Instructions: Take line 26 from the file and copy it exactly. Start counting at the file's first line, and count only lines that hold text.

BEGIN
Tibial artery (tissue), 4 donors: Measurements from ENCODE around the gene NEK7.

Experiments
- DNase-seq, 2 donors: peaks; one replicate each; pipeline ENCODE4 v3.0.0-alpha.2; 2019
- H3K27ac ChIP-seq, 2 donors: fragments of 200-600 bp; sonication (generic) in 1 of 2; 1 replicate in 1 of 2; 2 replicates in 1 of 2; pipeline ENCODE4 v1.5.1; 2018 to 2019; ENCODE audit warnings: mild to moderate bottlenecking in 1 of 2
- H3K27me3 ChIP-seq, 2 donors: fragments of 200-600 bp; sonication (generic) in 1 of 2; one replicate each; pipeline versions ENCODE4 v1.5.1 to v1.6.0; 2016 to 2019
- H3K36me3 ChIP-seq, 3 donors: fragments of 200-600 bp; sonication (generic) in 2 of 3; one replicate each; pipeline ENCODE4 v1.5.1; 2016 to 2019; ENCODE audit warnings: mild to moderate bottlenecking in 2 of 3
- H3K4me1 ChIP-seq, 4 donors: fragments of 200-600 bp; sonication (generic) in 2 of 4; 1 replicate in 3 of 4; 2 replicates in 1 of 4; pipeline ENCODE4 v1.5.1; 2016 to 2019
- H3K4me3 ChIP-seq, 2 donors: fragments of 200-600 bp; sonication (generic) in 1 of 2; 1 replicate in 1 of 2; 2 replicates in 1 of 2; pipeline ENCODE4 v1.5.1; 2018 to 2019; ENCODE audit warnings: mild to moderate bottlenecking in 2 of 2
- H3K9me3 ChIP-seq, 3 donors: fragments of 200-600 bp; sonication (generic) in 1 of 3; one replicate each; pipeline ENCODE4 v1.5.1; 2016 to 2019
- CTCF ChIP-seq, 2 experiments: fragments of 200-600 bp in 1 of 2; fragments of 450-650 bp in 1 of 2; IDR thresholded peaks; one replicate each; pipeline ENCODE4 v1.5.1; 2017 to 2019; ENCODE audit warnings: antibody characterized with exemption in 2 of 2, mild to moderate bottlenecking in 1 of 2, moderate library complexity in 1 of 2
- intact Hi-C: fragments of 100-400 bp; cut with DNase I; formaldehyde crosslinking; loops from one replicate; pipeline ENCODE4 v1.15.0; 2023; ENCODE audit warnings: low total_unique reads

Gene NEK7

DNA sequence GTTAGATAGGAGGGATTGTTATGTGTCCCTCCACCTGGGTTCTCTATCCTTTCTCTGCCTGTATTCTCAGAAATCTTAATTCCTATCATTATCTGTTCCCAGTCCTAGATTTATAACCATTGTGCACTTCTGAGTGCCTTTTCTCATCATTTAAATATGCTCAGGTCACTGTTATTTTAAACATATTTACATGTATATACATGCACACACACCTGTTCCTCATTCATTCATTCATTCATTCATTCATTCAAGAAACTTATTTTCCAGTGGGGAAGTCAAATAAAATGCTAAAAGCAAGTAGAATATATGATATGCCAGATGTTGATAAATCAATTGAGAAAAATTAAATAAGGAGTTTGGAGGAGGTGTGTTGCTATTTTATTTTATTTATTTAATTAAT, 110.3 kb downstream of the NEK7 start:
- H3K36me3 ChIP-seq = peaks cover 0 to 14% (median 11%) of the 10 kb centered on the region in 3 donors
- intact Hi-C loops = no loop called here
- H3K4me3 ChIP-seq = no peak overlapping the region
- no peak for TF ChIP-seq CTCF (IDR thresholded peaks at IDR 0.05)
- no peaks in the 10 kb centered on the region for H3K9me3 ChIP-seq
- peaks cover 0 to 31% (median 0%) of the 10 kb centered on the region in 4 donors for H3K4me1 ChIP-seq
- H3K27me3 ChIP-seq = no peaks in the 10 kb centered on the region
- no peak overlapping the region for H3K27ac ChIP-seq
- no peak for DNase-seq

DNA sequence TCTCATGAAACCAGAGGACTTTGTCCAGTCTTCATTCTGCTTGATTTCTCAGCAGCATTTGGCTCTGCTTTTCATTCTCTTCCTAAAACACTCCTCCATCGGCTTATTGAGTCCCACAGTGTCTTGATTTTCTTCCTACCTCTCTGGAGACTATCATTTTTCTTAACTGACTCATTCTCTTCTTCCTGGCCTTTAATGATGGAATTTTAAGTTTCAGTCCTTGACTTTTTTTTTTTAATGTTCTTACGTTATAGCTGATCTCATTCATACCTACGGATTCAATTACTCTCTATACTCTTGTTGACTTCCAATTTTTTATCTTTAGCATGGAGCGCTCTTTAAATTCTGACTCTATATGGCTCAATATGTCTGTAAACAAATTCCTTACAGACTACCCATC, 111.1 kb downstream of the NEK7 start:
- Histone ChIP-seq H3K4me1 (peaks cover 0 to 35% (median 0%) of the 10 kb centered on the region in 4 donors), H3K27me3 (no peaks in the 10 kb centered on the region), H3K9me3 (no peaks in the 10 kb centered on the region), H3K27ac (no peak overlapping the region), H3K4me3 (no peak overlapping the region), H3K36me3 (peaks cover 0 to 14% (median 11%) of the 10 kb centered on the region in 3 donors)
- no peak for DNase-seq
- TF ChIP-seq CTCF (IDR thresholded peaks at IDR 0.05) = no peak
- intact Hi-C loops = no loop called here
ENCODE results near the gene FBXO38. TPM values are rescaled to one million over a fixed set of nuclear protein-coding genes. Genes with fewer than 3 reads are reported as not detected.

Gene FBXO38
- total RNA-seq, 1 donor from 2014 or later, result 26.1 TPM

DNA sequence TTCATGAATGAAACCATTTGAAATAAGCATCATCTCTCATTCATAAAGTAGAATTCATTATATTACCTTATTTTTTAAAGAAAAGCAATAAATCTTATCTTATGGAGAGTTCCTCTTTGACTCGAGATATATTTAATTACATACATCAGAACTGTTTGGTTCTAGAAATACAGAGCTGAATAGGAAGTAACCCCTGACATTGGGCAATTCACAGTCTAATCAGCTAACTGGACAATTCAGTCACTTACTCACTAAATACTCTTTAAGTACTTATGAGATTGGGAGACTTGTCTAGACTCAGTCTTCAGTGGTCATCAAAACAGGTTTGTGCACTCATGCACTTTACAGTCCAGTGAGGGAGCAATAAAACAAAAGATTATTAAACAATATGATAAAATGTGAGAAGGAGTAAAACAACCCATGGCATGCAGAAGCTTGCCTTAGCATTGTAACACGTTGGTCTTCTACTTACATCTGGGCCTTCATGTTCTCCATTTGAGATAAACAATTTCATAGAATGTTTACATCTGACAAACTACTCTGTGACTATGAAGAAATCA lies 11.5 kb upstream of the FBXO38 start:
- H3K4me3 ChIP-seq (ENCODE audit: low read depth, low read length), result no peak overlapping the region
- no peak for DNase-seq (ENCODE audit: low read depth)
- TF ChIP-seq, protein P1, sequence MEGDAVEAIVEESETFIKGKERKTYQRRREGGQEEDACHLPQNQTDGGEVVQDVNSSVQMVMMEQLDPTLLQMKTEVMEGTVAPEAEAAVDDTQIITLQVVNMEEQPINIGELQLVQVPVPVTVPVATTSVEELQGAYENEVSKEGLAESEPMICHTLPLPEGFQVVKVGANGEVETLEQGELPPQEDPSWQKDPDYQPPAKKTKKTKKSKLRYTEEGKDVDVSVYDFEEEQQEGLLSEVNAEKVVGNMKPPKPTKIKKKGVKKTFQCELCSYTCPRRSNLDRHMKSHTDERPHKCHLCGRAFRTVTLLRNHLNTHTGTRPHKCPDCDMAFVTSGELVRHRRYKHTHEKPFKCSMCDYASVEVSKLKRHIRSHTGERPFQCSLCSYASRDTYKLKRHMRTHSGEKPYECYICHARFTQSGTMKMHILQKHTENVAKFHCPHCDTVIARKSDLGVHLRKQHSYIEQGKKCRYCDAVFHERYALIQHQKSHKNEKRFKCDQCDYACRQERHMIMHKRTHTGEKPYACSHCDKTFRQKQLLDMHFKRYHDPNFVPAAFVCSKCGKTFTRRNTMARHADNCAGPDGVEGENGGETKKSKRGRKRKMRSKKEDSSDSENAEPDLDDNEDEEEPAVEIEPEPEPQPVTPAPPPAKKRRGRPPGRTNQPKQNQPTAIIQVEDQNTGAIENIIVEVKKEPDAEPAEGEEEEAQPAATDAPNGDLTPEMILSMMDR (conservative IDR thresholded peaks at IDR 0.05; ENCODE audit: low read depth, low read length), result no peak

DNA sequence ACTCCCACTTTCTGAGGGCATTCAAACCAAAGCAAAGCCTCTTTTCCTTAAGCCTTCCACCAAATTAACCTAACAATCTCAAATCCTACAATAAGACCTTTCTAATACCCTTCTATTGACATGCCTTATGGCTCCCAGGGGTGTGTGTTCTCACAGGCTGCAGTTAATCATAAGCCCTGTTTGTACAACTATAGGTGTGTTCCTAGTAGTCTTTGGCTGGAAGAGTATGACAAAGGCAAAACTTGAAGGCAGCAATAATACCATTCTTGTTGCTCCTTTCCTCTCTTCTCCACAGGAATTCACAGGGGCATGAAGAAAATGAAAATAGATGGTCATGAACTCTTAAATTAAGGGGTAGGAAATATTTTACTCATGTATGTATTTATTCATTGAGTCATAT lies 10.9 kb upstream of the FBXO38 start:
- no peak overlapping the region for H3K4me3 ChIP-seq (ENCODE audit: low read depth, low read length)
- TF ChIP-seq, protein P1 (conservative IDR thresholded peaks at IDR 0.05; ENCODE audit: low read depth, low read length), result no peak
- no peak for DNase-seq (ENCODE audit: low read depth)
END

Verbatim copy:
- TF ChIP-seq CTCF (IDR thresholded peaks at IDR 0.05) = no peak